For twelve months past I have not had the heart to visit St. James's Park, that Paradise of my youthful days—the scene of all my rural enjoyments-the happy spot to which I used formerly to resort for holiday amusement, and where I inhaled an atmosphere pure as my imagination can conceive, at once cheering my spirits, and invigorating my frame. But now, alas ! I am given to understand, that were I to revisit this Arcadia, the once pleasing scene of all my pastoral happiness, I should not know the place. They tell me you have cut down the trees, dispossessed the rooks, encroached upon the walk nearest to Buckingham Gate, and converted the once firm gravel into a swamp, sometimes almost impassable. Nay, more: I have been informed that you have built a new Palace in the place of Buckingham House ; but not content with the ample space upon which it stood, you have protruded this new building into the Park; and in order to conceal it, have raised an immense mound as high as the house itself, rendering it of course a most unwholesome and unpicturesque habitation. Really all this is very silly; nay, it is much worse than silly. The situation of Buckingham House was bad enough—built as it was in a corner, and overlooked on every side; but in this new building, you have retained all the old disadvantages, and created many new ones.
It is rumoured that you intend to encroach still further upon the Park, and that the old Bird Cage Walk is to be turned into a terrace, or some such fine place; truly you are a very silly fellow for your pains. Your fine “improvements," as you call them---your French imitations---are in my mind mere nonsense. Before you can make London like Paris, you must render England like France. You must reduce our National Debt, and lessen our taxes. If you need must be improving, try your hand at one of these, and let masonry and Mac Adam alone. By the bye, talking of MacAdam, pray what are you doing at Hyde Park Corner that used to be? Not the new-fangled Knightsbridge Hyde Park Corner, but the old one. I sent one of my clerks up there a few days ago to present a bill, and when be returned I declare he was a complete pillar of mud. He tells me that you have “ improved” the fine hard old road until it has become a complete slough. You talk very contemptuously of my part of the town, as if it were a dirty, filthy place; but I pray you to look nearer home--mend your own ways, before you complain of mine.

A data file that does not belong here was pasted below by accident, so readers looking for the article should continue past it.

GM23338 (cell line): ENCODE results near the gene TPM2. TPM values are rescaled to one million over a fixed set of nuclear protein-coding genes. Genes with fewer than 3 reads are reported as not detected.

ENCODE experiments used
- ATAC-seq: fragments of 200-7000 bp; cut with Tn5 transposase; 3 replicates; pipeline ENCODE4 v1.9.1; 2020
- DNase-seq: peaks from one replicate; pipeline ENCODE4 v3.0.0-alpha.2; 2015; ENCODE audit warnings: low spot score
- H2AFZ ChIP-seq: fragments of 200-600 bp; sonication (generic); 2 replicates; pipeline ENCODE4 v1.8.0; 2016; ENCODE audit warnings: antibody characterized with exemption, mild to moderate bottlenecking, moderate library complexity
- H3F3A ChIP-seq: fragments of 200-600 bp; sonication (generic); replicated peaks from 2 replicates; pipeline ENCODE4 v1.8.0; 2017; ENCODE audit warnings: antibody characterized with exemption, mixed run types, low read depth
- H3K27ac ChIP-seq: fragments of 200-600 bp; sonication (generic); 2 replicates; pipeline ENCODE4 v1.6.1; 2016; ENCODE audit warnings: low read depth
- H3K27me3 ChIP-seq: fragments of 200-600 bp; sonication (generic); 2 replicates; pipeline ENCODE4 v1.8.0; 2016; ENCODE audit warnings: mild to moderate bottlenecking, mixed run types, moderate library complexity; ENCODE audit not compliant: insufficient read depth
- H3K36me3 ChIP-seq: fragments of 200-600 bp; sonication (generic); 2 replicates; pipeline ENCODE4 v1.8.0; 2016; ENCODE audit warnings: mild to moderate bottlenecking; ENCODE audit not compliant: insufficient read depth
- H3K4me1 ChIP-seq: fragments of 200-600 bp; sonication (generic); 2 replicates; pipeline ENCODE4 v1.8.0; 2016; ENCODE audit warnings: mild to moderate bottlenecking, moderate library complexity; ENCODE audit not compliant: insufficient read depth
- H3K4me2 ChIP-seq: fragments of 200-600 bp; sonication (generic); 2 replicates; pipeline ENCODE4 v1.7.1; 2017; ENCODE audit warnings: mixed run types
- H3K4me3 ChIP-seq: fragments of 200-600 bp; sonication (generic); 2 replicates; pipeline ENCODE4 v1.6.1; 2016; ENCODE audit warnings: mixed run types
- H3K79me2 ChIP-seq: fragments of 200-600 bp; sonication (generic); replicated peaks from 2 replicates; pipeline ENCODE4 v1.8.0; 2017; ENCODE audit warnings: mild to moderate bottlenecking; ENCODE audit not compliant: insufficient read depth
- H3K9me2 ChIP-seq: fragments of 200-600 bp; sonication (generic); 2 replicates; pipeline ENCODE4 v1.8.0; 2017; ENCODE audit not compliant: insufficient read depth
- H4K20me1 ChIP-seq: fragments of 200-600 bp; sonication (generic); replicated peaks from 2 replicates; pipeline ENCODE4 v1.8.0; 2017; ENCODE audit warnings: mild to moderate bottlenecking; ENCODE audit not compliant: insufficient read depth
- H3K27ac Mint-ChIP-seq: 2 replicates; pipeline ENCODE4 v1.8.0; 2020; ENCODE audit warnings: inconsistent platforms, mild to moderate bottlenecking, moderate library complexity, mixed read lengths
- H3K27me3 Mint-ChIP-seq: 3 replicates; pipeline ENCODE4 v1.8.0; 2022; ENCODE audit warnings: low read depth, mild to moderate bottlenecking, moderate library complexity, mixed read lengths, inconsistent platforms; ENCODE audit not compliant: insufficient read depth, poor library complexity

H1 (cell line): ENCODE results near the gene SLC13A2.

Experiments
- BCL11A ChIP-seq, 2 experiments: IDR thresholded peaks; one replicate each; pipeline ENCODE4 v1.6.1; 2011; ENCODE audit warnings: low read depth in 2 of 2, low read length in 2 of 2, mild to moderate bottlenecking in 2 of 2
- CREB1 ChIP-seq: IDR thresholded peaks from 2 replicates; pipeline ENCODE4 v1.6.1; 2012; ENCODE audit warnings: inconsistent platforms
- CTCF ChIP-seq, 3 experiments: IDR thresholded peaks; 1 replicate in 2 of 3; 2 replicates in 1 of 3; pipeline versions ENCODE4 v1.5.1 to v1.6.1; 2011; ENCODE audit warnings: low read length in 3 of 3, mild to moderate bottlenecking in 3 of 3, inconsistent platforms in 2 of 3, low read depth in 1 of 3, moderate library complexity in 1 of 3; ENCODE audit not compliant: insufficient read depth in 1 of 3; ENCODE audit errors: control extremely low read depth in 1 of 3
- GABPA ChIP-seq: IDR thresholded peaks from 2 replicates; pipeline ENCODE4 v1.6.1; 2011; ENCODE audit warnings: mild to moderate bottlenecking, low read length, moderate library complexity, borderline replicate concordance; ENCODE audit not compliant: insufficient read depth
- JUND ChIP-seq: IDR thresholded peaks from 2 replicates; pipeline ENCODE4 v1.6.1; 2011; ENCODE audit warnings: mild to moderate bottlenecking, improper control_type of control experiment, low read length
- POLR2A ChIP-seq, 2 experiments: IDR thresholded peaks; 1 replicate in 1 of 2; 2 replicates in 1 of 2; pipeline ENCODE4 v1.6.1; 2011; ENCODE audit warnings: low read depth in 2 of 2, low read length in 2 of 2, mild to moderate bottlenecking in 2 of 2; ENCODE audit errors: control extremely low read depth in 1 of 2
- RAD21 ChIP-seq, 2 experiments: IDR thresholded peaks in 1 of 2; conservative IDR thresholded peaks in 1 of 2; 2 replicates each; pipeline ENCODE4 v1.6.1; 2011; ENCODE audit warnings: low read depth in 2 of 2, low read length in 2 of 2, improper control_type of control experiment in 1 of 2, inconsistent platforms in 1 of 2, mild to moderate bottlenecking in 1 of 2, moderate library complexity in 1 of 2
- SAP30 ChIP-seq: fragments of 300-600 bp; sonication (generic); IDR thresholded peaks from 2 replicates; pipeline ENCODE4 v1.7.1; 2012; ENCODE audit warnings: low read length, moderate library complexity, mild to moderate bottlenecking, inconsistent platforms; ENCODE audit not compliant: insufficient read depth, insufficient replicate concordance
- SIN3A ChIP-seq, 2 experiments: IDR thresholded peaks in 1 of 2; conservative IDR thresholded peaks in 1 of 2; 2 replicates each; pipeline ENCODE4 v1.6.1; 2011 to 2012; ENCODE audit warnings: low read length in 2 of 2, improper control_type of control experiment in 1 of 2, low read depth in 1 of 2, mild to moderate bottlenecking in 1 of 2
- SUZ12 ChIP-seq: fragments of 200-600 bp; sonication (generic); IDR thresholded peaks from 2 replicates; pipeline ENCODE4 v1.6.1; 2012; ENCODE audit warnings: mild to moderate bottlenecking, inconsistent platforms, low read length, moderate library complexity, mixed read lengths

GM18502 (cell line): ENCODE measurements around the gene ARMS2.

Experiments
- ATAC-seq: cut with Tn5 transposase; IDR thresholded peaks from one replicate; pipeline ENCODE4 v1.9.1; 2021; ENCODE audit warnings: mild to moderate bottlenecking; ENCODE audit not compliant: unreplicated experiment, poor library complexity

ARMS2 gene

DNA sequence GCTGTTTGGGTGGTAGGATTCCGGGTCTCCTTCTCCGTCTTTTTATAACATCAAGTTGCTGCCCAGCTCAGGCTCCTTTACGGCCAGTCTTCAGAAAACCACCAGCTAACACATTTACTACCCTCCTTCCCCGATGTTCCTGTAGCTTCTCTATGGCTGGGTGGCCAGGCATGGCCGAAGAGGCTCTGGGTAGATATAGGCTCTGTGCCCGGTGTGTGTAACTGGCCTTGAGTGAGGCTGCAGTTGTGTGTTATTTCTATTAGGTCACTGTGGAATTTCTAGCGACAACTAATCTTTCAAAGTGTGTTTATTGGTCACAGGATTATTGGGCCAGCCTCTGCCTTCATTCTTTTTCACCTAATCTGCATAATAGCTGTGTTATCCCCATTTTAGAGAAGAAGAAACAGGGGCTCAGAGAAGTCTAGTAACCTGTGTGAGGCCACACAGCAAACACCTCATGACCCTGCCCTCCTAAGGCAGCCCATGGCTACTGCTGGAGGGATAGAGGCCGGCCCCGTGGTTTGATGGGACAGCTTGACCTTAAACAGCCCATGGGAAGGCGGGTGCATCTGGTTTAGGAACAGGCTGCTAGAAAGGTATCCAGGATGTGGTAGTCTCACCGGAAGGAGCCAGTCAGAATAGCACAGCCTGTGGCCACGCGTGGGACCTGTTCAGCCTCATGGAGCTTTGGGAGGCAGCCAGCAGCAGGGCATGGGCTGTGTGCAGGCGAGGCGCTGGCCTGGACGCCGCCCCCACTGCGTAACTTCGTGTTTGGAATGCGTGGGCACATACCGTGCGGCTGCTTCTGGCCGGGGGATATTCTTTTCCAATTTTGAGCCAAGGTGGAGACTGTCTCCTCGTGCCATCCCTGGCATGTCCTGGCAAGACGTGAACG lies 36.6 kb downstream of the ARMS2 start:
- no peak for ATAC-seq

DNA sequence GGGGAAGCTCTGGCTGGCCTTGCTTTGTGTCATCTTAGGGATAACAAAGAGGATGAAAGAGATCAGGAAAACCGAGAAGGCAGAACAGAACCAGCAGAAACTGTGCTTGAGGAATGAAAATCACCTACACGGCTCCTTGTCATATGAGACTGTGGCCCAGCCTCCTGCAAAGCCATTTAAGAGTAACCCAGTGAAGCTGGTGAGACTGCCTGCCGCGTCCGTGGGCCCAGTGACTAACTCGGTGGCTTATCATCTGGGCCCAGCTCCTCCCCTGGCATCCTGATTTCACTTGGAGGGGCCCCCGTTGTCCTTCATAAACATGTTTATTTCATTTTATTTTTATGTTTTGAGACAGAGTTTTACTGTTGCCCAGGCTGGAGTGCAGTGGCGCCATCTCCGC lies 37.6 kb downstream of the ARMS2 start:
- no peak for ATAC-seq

As to the buildings you are erecting at Hyde Park Corner, in good truth the world cries out against them and you. On one side I am told there is a sort of screen---an entrance---of which a good view cannot any where be obtained, and on the other a huge, ponderous pile of building, as ivapplicable for the purpose it is intended to answer as any thing can well be. Truly ! truly! you are a silly fellow. What you are going to do with the Hospital, and the buildings thereabouts, I know not. Mr. Liston, who came prying into the Bank a few days ago, informs me you have turned him out of his house ; at first I could not believe it---knowing him as I do to be a man who deals in jokes ; but his account has since been corroborated by some of his neighbours, who say that they have also been obliged to remove.
But what displeases me more than any thing, is a rumour that you intend to convert the house built for the late Duke of York into a gallery for pictures, and that amongst other shows the Exhibition is to be held there. Now really this is too bad, and I must say that I shall be quite offended if any thing of the sort is put into execution. What! Am I not to be permitted to view the Exhibition unless I choose to travel to any corner you may select to place it in ? Besides, what security have s that you may not, if the present rage for Western emigration should continue, select in a short time some spot in your new settlement in the Five Fields ? And then how do you thipk I should ever be able to visit it? I tell you what, unless it is allowed to continue at Somerset House, I shall do as the Scots would have done if the Minister had persisted in his attempt to withdraw their Bank paper from circulation, and substitute gold---I'll shut up Temple Bar, and rebel, and so I shall instruct my sons, Thompson, Ward, Wood, and Waithman, to declare to Parliament as soon as it meets. The consequences of so dreadful'a catastrophe will of course be all attributable to your indiscretion ; and therefore I advise you to reflect, if you can reflect, before you decide upon an act calculated to produce effects so tremendous. Sealed with the City Seal, the twenty-eighth day of April, 1827: